How Kipinä differs from Finland
While Kipinä is the closest preschool curriculum to the approved national core curriculum for early childhood education in Finland, there are some practical adjustments and improvements that we've made.
The Finnish education system is largely publicly funded and many teachers hold post graduate degrees specialising in Early Childhood Education. It's difficult to replicate this in the private education sphere in the rest of the world without passing those costs onto parents.
The approved Finnish Curriculum is largely a guide or road map. Finnish teachers have a lot of autonomy in how to bring the curriculum to life, and how to manage their classes.
This can work well with teachers educated to post-graduate level, working with smaller groups of children who come from very similar cultural and spoken-language backgrounds but it does not offer the same benefit to diverse, larger, multi-cultural classrooms which are far more typical in the rest of the world.
We’ve done a lot of work to help teachers focus on in-classroom teaching, by creating hundreds of weekly lesson plans that the teachers can bring to life, keeping in mind children's interests, different ways children learn and the different rates at which they learn.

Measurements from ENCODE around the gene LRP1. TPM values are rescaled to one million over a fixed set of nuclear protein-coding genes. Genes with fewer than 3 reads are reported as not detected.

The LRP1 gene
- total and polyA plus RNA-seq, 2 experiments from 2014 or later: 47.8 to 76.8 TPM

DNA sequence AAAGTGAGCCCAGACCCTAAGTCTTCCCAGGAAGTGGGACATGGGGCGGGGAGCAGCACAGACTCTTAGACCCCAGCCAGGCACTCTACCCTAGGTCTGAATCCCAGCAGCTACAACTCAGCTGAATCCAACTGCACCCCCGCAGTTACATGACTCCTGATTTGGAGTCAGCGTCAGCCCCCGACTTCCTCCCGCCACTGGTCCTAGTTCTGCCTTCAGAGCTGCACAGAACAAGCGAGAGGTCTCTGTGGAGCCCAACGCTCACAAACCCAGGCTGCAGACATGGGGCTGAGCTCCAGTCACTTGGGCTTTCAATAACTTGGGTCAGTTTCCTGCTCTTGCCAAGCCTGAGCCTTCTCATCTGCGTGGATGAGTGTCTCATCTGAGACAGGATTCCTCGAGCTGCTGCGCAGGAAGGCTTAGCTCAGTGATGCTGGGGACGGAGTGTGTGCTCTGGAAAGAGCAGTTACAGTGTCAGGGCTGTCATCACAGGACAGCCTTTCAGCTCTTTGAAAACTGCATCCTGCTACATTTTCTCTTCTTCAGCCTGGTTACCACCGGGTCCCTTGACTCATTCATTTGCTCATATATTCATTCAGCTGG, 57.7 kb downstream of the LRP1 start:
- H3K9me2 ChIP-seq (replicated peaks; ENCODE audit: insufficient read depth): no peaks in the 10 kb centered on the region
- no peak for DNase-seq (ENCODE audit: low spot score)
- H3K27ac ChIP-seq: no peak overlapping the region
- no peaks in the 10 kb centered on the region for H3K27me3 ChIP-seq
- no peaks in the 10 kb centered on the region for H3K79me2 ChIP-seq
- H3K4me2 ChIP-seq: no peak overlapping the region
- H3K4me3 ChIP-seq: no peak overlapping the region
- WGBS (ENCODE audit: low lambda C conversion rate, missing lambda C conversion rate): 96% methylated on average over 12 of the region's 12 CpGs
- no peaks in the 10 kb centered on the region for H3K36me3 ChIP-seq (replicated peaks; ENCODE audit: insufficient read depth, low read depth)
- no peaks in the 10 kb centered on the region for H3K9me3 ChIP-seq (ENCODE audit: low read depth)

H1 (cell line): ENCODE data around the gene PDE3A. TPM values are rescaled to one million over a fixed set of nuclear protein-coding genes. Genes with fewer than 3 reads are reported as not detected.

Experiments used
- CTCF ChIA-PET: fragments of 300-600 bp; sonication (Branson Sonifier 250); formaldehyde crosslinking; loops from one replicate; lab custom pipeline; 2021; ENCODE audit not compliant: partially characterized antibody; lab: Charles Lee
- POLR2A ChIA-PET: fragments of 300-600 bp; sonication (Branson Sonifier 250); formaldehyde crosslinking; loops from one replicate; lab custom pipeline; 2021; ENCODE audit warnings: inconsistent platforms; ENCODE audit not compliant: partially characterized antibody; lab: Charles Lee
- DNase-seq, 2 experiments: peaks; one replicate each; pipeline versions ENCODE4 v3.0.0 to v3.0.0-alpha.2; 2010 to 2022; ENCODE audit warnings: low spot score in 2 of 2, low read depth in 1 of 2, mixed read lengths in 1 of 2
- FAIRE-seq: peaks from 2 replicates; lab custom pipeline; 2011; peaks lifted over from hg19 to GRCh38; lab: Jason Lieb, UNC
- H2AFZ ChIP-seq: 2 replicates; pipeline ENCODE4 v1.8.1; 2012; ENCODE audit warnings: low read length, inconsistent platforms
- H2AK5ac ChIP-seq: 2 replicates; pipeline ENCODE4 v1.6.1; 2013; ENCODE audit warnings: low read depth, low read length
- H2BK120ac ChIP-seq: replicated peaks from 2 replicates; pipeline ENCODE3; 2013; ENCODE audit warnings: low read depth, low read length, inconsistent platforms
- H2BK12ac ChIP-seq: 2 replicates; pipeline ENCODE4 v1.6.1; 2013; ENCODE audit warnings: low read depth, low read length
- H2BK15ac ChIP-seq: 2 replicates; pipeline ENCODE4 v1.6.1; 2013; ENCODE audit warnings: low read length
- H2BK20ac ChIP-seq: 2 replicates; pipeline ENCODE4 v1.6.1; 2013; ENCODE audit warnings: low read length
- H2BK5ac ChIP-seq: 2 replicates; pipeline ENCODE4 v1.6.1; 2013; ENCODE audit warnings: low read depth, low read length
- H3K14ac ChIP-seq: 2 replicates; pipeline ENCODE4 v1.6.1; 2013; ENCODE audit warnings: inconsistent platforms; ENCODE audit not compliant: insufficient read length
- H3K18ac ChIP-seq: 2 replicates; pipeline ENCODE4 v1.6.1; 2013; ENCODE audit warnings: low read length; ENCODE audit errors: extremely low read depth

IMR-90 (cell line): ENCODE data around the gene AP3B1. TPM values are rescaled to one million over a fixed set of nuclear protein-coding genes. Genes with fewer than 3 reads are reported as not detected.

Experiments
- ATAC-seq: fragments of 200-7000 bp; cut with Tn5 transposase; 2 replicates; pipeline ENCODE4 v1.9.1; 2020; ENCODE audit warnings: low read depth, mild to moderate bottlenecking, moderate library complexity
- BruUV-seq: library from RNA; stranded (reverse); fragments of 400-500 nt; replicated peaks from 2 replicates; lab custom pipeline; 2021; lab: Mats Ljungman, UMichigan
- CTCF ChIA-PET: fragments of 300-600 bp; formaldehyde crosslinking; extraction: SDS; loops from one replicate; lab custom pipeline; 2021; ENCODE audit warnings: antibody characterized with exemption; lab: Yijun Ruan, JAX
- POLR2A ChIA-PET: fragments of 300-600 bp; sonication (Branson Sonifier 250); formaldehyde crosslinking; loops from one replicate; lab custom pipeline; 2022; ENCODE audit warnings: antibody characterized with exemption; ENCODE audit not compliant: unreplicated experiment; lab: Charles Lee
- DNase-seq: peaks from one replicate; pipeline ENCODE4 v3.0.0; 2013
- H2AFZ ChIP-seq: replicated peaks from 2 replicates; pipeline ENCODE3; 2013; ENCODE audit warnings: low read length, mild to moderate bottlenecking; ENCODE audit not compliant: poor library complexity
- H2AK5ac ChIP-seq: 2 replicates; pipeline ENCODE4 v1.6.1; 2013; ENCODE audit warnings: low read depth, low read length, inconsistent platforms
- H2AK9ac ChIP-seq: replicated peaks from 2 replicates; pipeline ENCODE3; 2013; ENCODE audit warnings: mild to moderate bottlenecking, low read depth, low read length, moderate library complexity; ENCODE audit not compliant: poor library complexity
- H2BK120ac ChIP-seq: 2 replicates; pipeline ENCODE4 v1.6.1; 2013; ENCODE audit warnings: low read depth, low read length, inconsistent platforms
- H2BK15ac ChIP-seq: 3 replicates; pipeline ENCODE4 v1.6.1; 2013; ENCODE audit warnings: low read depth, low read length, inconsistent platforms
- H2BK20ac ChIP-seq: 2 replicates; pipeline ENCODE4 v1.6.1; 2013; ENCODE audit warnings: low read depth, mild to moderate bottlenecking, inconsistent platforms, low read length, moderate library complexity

Children in Finland don't start formal education until they are six or seven years old, and there are no exams in schools. This means there is no urgency about developing numeracy or literacy skills early in life.
However, in most countries children start formal education at age 4 or 5, and some even have to undertake assessments or tests to transition into K-12 schools.
Therefore Kipinä has an "Intentional Play-Based" approach. Where learning through play is the guiding principle in Finland, Kipinä brings more structure to the play to ensure children gain the literacy and numeracy skills they will need in the regular school system.
There are also two elements that Kipinä has been teaching since we started. They are: Technology and Cultural Awareness. These were not part of the original Finnish Curriculum. Perhaps we inspire each other, because they have now been included in the latest official Finnish Curriculum.
Crucially of course, the Kipinä program is delivered in ENGLISH with support for other languages.
We also have more tools to help teachers. Our teachers use a time-saving app to track children's academic progress, daily activities, skillset development, and to communicate with parents, giving them more time to focus on teaching instead of administration.
We've also added a particular way of teaching called "Focused Instruction" this researched methodology guides children through the intentional learning program and results in a gradual release of responsibility, where children apply the knowledge or skill on their own with confidence.
This is why we call our globalised curriculum the ENHANCED FINLAND curriculum.